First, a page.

Signs of Intestinal Worms in Humans
By Pierre Mouchette | Bits-n-Pieces
Intestinal worms are parasites or organisms which depend upon other organisms for existence. Infection caused by intestinal worms usually results from poor sanitation, inadequate hygiene, or contact with contaminated pets.
If you are experiencing serious medical symptoms, get medical treatment immediately.
Upper stomach pain, loss of appetite, and diarrhea can occur with intestinal worms. Tapeworms may develop if a person ingests an infected flea from their pet. Tapeworms can also result from eating undercooked fish, pork, or beef contaminated with the parasite. Tapeworms from pork and beef can grow to 15 to 30 feet long. Hookworm can also produce stomach pain, weight loss, and diarrhea. Roundworm, or ascariasis, can cause severe abdominal pain and vomiting if the parasites block the small intestine, growing up to one foot in length and becoming as thick as a pencil.
Tapeworm larvae can penetrate the intestinal wall and infect other body parts, producing cysts in the brain, muscles, skin, and other organs. Cysts in the brain and spinal cord can create seizures, confusion, headaches, weakness, and paralysis. These cysts are detectable with CAT scans or magnetic resonance imaging (MRI).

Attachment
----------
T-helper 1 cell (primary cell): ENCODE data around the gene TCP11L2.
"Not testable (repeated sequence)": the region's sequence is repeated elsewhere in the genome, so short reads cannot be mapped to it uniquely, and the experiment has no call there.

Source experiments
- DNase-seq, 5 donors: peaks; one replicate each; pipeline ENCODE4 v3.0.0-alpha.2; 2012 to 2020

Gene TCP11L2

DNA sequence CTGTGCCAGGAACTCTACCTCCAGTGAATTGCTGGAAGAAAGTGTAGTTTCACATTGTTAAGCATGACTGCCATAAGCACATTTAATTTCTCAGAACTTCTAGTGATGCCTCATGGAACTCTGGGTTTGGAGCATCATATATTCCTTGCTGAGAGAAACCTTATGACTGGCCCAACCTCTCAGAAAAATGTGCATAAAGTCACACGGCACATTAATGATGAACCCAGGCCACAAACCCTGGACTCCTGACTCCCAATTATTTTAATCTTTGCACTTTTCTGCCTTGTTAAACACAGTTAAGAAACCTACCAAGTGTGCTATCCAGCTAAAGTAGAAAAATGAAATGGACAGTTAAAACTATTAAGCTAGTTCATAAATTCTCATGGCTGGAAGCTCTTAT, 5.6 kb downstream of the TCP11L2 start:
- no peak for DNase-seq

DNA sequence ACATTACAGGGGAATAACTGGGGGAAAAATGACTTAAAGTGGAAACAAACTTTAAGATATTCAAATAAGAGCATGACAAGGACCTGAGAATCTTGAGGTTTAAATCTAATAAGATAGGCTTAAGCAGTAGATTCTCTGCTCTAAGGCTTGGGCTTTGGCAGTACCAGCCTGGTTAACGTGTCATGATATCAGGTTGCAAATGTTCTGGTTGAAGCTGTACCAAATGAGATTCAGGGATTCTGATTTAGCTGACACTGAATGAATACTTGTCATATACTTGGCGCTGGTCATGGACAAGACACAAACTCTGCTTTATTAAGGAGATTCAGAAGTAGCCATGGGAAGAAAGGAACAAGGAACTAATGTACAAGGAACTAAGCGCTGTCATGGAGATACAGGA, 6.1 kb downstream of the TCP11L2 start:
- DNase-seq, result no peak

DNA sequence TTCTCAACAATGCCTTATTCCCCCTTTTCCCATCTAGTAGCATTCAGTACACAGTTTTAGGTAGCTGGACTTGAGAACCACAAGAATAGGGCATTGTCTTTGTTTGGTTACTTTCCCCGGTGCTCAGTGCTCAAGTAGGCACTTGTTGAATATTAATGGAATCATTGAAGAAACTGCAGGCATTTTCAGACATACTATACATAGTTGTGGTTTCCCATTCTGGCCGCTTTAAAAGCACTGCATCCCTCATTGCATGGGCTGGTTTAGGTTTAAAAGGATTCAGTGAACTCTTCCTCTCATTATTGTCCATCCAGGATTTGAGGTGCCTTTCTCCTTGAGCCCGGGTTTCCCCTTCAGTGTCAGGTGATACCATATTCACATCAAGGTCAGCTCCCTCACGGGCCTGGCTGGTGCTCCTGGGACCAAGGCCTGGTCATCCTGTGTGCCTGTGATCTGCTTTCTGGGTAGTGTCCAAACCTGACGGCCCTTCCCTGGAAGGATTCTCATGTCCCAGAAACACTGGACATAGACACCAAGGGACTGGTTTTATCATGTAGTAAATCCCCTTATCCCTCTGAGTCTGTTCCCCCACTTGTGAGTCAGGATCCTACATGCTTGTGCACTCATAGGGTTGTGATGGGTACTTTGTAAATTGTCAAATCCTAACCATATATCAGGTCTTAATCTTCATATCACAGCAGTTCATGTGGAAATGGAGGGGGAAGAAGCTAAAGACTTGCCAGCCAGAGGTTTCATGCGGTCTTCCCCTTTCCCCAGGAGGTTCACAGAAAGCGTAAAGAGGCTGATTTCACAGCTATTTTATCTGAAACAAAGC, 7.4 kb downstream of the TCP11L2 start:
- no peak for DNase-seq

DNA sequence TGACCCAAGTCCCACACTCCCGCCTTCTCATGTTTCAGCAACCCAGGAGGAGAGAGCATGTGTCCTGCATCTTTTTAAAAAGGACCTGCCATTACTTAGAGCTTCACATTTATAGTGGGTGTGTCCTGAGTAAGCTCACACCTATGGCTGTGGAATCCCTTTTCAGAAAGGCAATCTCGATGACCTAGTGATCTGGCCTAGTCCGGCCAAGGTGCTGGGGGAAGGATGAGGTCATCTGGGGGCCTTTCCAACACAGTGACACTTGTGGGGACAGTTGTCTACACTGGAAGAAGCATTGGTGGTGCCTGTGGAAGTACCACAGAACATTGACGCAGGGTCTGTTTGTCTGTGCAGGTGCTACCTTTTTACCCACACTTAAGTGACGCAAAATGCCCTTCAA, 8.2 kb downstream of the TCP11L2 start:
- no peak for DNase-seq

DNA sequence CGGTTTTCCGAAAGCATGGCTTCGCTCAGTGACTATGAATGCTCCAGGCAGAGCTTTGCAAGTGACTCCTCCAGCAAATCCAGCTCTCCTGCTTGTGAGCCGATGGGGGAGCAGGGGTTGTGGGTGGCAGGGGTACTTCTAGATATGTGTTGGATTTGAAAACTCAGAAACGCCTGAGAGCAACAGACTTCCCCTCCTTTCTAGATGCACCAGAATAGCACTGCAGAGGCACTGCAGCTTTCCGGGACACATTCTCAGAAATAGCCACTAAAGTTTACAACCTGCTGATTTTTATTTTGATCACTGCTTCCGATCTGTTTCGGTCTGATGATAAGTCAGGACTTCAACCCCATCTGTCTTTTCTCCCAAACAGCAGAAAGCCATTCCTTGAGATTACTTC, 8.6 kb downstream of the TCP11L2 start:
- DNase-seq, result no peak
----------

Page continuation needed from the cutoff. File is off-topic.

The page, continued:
Hookworm infection can cause severe anemia and low red blood cell count in infants, children, pregnant women, and malnourished people. Hookworms live in the small intestine, where they attach to the intestinal wall and suck blood. Anemia is the most severe complication of hookworm infection. Children suffering from chronic worm infestations can experience severe anemia, affecting their growth.
Pinworm infection can cause itching in the anal area, especially at night. Pinworm infection develops when their eggs are swallowed. Female pinworms expel thousands of eggs into the environment. Dust-containing eggs can infect doorknobs, furniture, and food. Egg-laden female pinworms moving from the anus often cause intense anal and vaginal itching. Hookworm is spread by walking barefoot through soil contaminated with infected feces. Allergic reactions can develop at the entry site, known as "ground itch."
Tapeworm sufferers might see part of the ribbon-like worm in their stool. A worm in vomit or stool can be the first sign of an infection with ascariasis or roundworm.
Ascariasis, a roundworm infection, can cause symptoms comparable to pneumonia, like coughing, wheezing, and fever. It occurs when larvae migrate to the lungs before intestinal infection, making its diagnosis difficult. Finding larvae in lung or stomach fluids can confirm the condition.
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